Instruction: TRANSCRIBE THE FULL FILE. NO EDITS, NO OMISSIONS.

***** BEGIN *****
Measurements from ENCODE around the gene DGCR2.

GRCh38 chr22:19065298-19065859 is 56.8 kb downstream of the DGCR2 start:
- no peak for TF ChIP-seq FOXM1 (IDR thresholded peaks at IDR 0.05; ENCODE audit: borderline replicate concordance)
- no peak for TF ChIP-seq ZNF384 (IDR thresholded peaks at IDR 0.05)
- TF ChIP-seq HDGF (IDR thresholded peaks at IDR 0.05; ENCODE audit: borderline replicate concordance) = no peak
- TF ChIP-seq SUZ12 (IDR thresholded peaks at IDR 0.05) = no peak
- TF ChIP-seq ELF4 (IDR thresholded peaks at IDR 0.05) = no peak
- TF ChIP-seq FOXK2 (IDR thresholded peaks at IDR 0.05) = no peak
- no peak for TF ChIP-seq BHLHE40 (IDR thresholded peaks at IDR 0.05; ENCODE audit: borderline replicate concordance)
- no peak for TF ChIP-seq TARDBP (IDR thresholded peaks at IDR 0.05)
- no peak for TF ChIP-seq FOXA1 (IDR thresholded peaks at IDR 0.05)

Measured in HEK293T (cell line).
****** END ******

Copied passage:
Measurements from ENCODE around the gene DGCR2.

GRCh38 chr22:19065298-19065859 is 56.8 kb downstream of the DGCR2 start:
- no peak for TF ChIP-seq FOXM1 (IDR thresholded peaks at IDR 0.05; ENCODE audit: borderline replicate concordance)
- no peak for TF ChIP-seq ZNF384 (IDR thresholded peaks at IDR 0.05)
- TF ChIP-seq HDGF (IDR thresholded peaks at IDR 0.05; ENCODE audit: borderline replicate concordance) = no peak
- TF ChIP-seq SUZ12 (IDR thresholded peaks at IDR 0.05) = no peak
- TF ChIP-seq ELF4 (IDR thresholded peaks at IDR 0.05) = no peak
- TF ChIP-seq FOXK2 (IDR thresholded peaks at IDR 0.05) = no peak
- no peak for TF ChIP-seq BHLHE40 (IDR thresholded peaks at IDR 0.05; ENCODE audit: borderline replicate concordance)
- no peak for TF ChIP-seq TARDBP (IDR thresholded peaks at IDR 0.05)
- no peak for TF ChIP-seq FOXA1 (IDR thresholded peaks at IDR 0.05)

Measured in HEK293T (cell line).